Now, all you have to do is rig the poles up, and catch fish. Do not make the mistake of tying your line to the tip. If a large fish breaks the pole, you have lost it. Tie the line around the butt end of the pole. Then cover it with duct-tape (1000 mile per hour tape is magic!). Run the line along the length of the pole, taping it in several places, to the tip. Wrap 10′ or more of the line around the tip and anchor with an overhand knot, and cover it with tape. You can now adjust the line length simply by unraveling what you need. You ideally want about 2 feet more line out than the length of the pole. If you want a bit more high-tech in your pole, I usually glue and tie a rod tip-top eyelet to the tip of the pole, and duct-tape a plastic line-winder about ¼ of the way up from the butt. You can easily make a line winder by taping a kite string holder to the pole with electricians or duct tape. You can also make on just by clipping to clothes pins to the rod about halfway down.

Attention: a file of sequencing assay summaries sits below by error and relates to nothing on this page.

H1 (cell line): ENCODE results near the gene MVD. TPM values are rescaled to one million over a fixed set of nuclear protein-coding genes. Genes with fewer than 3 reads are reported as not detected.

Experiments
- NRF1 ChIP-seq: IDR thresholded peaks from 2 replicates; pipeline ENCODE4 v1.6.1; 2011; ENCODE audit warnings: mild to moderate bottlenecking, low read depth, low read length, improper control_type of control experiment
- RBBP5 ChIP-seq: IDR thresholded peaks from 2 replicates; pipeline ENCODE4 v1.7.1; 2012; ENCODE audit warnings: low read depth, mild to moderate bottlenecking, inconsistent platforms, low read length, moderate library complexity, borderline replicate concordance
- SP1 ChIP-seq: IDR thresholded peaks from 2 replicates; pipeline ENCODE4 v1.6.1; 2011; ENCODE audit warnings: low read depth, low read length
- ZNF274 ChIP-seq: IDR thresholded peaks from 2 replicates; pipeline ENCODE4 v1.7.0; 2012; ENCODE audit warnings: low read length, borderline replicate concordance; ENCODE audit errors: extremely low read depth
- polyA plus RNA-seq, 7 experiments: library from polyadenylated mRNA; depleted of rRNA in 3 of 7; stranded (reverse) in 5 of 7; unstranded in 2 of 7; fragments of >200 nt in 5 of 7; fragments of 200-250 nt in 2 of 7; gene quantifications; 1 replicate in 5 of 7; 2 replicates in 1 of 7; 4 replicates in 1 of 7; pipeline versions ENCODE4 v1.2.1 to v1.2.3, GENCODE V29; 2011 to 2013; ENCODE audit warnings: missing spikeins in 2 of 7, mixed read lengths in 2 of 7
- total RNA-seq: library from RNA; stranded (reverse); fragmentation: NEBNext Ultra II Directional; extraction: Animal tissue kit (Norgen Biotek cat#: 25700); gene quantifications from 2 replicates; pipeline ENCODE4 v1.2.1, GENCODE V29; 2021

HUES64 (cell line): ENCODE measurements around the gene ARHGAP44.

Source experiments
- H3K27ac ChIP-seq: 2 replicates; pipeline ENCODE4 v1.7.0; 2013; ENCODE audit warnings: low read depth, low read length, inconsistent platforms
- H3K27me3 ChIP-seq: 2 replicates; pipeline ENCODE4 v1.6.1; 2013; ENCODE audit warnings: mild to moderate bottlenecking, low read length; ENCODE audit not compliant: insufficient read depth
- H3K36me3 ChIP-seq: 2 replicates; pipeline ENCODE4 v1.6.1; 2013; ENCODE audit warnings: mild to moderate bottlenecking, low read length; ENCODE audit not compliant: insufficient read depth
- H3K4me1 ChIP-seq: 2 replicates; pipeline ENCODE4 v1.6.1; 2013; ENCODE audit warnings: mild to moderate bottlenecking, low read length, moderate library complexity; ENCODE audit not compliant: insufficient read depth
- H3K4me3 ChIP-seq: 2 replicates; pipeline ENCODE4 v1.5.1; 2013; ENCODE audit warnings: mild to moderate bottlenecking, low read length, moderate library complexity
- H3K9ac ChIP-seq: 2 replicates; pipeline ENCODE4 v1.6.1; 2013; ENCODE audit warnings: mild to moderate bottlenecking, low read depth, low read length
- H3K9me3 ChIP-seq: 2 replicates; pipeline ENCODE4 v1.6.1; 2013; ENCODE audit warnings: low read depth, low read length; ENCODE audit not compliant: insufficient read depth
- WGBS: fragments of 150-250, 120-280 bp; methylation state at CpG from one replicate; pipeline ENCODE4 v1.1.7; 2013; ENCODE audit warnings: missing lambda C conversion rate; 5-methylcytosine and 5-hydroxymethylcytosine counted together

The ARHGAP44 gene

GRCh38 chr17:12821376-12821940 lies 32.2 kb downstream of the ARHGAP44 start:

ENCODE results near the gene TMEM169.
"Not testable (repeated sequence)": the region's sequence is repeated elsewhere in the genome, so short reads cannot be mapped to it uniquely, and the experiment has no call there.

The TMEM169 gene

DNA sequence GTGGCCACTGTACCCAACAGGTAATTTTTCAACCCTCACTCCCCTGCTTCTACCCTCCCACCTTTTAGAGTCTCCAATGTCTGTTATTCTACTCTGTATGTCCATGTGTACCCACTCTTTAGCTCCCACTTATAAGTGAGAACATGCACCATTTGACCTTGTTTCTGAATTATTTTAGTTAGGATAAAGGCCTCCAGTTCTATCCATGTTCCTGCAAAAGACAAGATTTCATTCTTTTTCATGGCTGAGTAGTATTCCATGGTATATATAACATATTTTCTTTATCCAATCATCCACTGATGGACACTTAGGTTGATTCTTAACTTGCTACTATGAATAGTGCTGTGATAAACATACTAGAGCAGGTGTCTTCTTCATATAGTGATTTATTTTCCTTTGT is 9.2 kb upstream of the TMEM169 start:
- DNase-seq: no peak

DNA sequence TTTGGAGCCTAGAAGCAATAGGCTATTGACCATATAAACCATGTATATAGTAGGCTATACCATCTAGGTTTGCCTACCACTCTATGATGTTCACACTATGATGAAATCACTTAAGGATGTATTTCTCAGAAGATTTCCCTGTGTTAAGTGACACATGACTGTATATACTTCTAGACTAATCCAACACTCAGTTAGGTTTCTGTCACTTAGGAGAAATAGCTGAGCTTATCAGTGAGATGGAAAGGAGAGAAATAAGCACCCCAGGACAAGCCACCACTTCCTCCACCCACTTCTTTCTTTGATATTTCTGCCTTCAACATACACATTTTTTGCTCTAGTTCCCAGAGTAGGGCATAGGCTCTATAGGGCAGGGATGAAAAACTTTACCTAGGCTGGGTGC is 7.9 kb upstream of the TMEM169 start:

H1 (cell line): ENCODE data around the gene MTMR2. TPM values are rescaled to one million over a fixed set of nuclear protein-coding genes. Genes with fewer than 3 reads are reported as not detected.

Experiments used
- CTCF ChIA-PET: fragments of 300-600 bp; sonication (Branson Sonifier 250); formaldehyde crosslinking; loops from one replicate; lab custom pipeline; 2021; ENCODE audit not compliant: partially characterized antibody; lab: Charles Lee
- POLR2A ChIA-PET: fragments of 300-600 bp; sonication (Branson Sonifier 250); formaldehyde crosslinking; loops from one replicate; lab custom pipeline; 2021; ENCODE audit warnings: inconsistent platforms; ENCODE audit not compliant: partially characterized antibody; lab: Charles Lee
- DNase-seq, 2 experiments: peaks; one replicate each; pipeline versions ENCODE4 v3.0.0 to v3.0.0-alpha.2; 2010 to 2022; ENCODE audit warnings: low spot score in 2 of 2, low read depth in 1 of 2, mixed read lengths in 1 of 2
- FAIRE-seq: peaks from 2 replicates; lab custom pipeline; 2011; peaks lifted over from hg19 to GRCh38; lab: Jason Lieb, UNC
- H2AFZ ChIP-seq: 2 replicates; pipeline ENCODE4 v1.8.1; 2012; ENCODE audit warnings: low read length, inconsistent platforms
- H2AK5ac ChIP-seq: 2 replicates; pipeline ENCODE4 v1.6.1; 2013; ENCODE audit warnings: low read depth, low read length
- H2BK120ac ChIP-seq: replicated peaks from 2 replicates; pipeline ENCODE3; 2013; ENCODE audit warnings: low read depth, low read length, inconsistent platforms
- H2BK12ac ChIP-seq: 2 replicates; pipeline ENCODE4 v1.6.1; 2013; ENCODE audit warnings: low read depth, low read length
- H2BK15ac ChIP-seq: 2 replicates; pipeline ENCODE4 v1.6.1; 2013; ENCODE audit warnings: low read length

Why Use A Pole?
The advantages of poles are numerous. They are inexpensive. They are simple to use. They can be used to catch fish in cover so dense as to be impossible to fish with conventional equipment. The only disadvantage I can think of is that you are limited as to the depth you can fish. Anything deeper than 10-15 feet requires a rod/reel combo.
If you need a more high-tech approach, the next step up is a synthetic pole. These are made of graphite and are very sensitive. Price-wise, they are not too bad. You can expect to spend anywhere from $11.00 to $25.00 for a good one. They are usually in two or more pieces, or telescoping-type poles and come with a carrying case. Other than being very nice-looking, and a bit lighter, they work exactly the same as cane poles. There are some that have line guides and a reel seat for mounting a small reel. These are great for catching fish in heavy cover, and for vertical jigging.
There is something very satisfying about nailing crappie with a simple pole. Try it sometime, but I warn you, the fish may not be the only thing that gets hooked….
There are many types of spinners and spoons that can be productive, especially in places where crappie are in open water. They can be cast, jigged, or trolled. There are three types of spinners. Of these, two are of special interest to crappie anglers.